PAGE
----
The creature was in a beautiful shade of dark green and could easily blended with trees as he been standing by them but the witness report that he was perched on a rocky outcropping on the side of the mountain. He was fanning his wings slightly, looking quite calmly into the valley below. I had been hiking up this mountain, when the movement of his head caught my eye. I had been this way before, and there was a group of trees on the cliff where there had been none before. I did not believe what I had seen at first, but the shape was too obvious, and he was parallel to me, about seven bus lengths away. I was climbing up one rock outface, he was on another.
He was the most beautiful creature I had ever seen. His head was long, with a large eye ridge and two smaller bumps with a triceratops-like horn on his nose. At the back of his head were two large horns, jutting out backwards, and two smaller horns below them. They were a greyish-white and caught the light like dull silver. His forelegs were slightly smaller than his hind legs and were gripping the edge of the cliff. He looked as though he were a quadruped. He had slightly darker dorsal ridges running from between the longest horns to about halfway down his tail.
As I stood there, gaping like a fish out of water, the dragon turned and looked at me. He cocked his head to the side, almost like a bird, then spread his enormous wings and vaulted off the cliff. He was absolutely elegant in the air, flapping his wings several times before banking into a glide and disappearing around the side of the mountain. My legs felt so weak that I had to sit down. I have been camping in those mountains for over ten years, and I had never seen anything to suggest that dragons might actually exist there. But after that encounter I began to think about it. What better place for a dragon to live than in the mountains? There are places in Banff and Jasper that nobody has ever been to, and there are many elk and deer and possibly even bears for it to feed on. Plenty of lakes, and the mountains themselves have many hidden caves and the like.
Even more recently, in 2001 an apparent dragon was purportedly seen by naturalists investigating a quarry in Wales. They described it was being “two and a half foot in length, serpentine dragon with four limbs and a head resembling that of a seahorse.” The creature apparently hovered through the air without the aid of any noticeable wings, and the startled men watched it flit about for a full 4 minutes before it descended into one of the many dark caves dotting the area.
While it seems preposterous that the dragons we know from fiction, fairy tales, and fantasy could possibly have ever been real in any sense, the fact remains that remarkably similar stories have been reported throughout history by a wide range of disparate civilizations and cultures, so why is it that the dragon myths and tales are so universal? Could there have possibly have ever been anything to this? Theories have ranged from that these were just misidentifications and romanticized accounts of known animals, some form of outsized reptiles such as crocodiles or snakes, an undiscovered species, relic populations of dinosaurs surviving into modern times, perhaps even having evolved to their environment to take on a different appearance and abilities, or even as Carl Sagan once mused the constructs of some prehistoric shared racial memory infusing us. Zoologist, cryptozoologist, and researcher for the Center for Fortean Zoology, Richard Freeman, who has spent years studying historical accounts of real dragons for his book Dragons: More Than A Myth? has said of his own ideas on the matter:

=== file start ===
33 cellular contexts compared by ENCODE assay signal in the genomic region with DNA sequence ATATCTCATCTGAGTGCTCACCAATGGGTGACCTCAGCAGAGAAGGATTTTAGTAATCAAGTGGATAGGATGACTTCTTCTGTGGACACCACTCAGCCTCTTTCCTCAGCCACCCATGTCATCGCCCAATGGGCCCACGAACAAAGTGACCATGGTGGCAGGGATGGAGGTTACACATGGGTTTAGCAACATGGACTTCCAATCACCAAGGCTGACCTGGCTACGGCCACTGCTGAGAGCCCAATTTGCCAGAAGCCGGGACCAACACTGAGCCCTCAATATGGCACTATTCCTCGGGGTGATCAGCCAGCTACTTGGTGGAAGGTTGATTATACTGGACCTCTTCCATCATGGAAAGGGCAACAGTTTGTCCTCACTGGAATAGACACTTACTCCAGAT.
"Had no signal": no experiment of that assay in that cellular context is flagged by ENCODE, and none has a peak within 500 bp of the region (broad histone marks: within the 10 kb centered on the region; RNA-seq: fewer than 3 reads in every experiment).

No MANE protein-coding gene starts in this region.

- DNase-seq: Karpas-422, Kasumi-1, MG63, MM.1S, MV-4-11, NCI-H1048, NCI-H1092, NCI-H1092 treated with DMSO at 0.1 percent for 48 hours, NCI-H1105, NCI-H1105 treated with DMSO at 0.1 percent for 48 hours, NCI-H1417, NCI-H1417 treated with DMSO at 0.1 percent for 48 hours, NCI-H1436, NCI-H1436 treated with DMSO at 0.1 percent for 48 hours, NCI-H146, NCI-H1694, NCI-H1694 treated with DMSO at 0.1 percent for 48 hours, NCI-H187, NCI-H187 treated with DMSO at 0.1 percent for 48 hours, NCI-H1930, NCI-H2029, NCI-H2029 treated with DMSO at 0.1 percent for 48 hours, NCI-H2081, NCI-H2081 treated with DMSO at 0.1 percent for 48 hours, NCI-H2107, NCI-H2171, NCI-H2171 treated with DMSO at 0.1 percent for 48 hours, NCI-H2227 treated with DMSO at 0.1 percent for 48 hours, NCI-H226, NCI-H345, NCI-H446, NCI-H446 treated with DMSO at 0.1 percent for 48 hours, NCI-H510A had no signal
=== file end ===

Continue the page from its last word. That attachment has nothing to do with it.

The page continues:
There are many creatures that have become linked to the lore and legend of what today we perceive and view as dragons, and some of these creatures are distinctly different to each other. But that should not take away from the fact that dragons are a real phenomenon. I am absolutely certain, having reviewed many ancient reports of dragon activity, that many sightings – perhaps two or three hundred years ago and probably further back – were genuine encounters, but where the witnesses were seeing what I believe to have been huge snakes, giant crocodiles, and something like the Australian ‘monster lizard’ Megalania.
In the end we have a phenomenon reported for over a millennium, of people of various cultures seeing these fierce reptilian beasts and it seems odd that they should all construct such similar legends and see such similar beasts in their respective histories. The dragon seems to be almost an archetype upon the landscape of the human psyche, somehow ingrained within us across cultures, and this makes it especially intriguing. Why should this be? Were dragons ever real in any sense, or are these just shared legends spewing forth from some universal subconsciousness? If they are real then what are they and do they exist now or have they gone extinct? With no real evidence and their tales doomed to mere speculation, it seems that we may never know the answers to these questions, and in the meantime the dragons must remain confined to legend, myth, and fiction.